At first, I like to model widely diverse scenarios to get a general idea of the major changes that might be needed. Then, after making major decisions, the model can be used to fine tune. For example, I might ask “what if I converted my hay land to pasture and purchased winter hay needs?” I’d also want to shorten my hay feeding season as much as possible. The cowherd can now increase because of outside purchases of hay. My overhead (all the costs associated with making hay are overhead to the cattle enterprises) will shrink. Remember the overhead is not part of gross margin, but greatly affects profit.
Once you set it up, this and many other alternatives can be accurately compared. Make sure prices projected for various classes and weights of animals have an appropriate relationship to each other. It doesn’t matter so much if all prices are a little high or a little low, but if you show a 450-lb. calf will sell for the same price as an 850-lb. yearling, or that a yearling steer will sell for the same price as a bred cow, your analysis won’t be worth much. I like to call this “internal pricing consistency,” which is making sure you have the proper price relationship between classes and weights of cattle.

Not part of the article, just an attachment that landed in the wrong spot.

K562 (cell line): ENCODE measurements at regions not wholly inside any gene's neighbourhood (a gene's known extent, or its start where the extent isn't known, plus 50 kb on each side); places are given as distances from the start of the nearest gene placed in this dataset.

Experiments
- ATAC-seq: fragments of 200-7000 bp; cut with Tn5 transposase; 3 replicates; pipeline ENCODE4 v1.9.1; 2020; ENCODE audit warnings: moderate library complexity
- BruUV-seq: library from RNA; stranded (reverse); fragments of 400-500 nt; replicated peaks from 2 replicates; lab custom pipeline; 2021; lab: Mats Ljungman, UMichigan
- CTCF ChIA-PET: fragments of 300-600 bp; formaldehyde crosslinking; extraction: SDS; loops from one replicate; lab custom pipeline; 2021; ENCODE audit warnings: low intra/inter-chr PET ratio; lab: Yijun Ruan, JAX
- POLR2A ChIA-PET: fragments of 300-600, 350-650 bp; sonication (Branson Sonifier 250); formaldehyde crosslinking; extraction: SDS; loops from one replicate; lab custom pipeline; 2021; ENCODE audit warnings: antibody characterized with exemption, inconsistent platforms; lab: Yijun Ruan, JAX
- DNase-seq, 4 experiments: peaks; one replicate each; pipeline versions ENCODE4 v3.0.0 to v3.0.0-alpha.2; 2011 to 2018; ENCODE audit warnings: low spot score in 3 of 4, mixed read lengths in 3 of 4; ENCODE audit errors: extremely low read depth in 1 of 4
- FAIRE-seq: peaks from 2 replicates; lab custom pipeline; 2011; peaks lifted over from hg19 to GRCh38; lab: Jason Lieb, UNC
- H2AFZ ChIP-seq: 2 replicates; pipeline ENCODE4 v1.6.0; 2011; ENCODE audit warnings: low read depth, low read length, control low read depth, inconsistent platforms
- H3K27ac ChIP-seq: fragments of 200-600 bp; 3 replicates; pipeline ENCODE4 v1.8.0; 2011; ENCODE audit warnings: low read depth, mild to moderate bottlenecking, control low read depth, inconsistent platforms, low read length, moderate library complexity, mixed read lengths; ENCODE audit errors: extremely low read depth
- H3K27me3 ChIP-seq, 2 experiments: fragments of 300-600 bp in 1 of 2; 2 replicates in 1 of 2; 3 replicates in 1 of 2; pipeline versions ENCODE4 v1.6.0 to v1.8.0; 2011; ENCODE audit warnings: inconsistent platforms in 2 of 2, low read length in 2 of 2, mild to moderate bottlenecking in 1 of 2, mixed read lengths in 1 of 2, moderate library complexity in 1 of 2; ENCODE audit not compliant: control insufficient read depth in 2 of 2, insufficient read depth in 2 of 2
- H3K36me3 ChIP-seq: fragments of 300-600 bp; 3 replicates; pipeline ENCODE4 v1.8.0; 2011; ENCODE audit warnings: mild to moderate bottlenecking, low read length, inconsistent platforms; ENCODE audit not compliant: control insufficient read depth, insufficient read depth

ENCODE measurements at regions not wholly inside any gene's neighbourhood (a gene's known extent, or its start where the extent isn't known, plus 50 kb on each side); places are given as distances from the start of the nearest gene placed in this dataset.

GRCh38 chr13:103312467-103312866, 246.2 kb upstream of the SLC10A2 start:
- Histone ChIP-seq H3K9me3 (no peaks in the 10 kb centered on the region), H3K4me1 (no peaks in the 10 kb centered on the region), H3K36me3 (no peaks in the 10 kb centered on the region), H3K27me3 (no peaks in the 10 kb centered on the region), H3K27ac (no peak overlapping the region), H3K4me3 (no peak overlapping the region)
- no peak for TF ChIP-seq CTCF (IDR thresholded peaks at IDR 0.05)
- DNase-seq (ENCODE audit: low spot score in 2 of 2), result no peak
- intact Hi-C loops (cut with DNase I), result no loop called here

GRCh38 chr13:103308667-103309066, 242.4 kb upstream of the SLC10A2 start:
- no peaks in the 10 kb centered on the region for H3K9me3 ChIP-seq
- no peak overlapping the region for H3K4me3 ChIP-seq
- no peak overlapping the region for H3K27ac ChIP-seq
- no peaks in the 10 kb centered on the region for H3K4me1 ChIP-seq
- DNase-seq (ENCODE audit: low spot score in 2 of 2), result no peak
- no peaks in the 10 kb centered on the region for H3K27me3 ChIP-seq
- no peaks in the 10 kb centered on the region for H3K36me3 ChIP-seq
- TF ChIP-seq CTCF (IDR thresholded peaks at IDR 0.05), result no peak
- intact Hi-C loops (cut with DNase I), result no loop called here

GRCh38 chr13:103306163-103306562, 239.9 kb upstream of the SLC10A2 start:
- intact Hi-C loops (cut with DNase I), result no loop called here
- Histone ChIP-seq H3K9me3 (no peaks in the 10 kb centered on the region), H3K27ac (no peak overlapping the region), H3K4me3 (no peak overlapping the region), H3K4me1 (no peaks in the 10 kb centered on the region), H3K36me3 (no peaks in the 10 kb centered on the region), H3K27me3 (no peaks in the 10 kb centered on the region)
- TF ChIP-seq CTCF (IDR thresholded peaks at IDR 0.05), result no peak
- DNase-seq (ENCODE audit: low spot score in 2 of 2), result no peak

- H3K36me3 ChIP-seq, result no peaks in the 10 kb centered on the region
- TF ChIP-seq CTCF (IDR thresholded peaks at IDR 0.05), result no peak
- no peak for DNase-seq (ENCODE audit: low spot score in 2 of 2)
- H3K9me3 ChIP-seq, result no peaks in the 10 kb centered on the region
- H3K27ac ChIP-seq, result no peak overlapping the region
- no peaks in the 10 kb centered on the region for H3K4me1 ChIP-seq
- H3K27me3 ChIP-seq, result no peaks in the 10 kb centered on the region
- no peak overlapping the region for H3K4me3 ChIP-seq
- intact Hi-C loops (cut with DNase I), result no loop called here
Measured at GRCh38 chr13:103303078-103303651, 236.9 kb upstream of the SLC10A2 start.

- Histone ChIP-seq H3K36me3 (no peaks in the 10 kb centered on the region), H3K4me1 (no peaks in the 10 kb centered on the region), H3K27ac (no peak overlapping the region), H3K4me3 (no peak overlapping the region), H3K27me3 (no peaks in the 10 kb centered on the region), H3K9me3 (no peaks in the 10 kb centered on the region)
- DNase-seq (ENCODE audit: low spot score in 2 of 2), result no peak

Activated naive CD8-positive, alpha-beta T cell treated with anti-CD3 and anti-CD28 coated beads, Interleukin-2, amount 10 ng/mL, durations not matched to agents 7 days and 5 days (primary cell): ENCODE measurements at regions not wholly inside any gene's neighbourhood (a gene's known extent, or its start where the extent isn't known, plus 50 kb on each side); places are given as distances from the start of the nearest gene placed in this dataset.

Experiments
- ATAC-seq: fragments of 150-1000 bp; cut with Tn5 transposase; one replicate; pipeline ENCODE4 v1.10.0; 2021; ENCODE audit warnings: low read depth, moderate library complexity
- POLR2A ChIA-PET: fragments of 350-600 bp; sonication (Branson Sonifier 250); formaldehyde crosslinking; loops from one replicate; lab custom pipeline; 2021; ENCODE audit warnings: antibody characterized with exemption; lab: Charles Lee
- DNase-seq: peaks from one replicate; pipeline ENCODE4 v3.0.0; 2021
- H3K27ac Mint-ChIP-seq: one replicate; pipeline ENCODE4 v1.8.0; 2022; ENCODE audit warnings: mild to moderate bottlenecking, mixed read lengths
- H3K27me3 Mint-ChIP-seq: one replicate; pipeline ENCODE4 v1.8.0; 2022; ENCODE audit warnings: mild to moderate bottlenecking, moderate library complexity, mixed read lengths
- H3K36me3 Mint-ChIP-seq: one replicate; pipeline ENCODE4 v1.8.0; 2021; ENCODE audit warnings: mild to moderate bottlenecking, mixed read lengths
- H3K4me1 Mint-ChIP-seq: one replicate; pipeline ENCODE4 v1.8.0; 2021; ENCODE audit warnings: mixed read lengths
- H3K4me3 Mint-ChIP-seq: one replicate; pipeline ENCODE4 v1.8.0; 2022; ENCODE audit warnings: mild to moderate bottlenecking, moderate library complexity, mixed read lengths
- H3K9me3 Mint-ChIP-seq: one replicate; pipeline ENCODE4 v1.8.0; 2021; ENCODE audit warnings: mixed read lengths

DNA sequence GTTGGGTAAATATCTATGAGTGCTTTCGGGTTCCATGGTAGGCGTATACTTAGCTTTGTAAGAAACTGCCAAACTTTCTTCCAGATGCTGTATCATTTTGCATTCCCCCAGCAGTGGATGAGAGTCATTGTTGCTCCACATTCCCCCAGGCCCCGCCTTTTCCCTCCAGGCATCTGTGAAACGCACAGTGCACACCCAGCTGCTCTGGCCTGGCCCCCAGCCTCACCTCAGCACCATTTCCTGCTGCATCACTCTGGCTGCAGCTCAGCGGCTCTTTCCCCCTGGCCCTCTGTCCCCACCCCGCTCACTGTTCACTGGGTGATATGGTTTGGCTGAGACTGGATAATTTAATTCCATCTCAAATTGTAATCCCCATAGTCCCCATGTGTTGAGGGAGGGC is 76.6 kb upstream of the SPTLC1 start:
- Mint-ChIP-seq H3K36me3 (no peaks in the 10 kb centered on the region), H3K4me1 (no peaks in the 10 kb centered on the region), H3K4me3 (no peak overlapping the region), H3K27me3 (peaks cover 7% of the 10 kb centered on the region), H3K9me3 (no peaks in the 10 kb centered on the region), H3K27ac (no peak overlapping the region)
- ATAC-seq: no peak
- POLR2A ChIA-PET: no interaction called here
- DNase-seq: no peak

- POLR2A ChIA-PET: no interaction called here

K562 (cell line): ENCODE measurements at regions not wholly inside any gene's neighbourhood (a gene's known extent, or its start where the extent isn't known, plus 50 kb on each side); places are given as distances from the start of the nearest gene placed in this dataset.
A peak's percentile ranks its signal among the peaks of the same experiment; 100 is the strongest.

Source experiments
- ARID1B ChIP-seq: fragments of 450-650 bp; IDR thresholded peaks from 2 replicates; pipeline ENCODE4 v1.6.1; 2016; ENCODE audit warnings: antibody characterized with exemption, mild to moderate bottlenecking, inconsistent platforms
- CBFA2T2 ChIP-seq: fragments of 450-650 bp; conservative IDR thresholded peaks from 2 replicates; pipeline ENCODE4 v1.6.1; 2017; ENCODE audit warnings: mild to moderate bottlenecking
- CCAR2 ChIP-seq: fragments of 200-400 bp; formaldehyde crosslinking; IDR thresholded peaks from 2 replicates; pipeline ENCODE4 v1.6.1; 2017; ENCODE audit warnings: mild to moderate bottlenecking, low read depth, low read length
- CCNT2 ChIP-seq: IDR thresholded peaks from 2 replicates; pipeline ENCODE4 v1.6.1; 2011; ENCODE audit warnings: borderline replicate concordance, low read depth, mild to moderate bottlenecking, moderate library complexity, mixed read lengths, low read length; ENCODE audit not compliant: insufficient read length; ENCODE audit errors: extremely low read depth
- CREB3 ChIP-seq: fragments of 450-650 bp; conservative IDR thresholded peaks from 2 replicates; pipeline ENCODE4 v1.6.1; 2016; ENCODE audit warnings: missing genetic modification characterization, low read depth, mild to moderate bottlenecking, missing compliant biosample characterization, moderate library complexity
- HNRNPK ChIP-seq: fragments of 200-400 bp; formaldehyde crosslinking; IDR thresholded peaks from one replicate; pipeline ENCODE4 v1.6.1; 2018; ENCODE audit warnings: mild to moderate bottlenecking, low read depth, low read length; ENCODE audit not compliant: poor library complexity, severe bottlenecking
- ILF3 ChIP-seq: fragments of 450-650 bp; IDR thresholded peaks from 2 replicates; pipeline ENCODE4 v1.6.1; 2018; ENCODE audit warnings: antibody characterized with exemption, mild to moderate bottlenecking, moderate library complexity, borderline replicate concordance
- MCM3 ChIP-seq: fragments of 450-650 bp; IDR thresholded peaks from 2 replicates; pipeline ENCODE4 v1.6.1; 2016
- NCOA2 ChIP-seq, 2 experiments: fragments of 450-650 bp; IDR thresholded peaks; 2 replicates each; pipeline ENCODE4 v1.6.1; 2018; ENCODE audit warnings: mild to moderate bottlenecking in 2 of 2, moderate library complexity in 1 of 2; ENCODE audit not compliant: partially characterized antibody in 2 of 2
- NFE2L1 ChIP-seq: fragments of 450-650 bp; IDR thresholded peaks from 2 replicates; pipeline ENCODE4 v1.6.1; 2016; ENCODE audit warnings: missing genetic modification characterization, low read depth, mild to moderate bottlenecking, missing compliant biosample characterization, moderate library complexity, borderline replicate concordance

Most of the financially strapped ranches that I encounter are doing what they do quite well. The problem is that what they’re doing and what worked well 20 or 30 years ago doesn’t work today.
These ranches must change what they’re doing rather than improve what they’re doing. This is a tough concept to buy into, and it closely relates to the “paradigm lockdown” discussed in last month’s article. We will take this another step next month.
Burke Teichert, consultant on strategic planning for ranches, is retired as vice president and general manager of Deseret. He can be reached at firstname.lastname@example.org.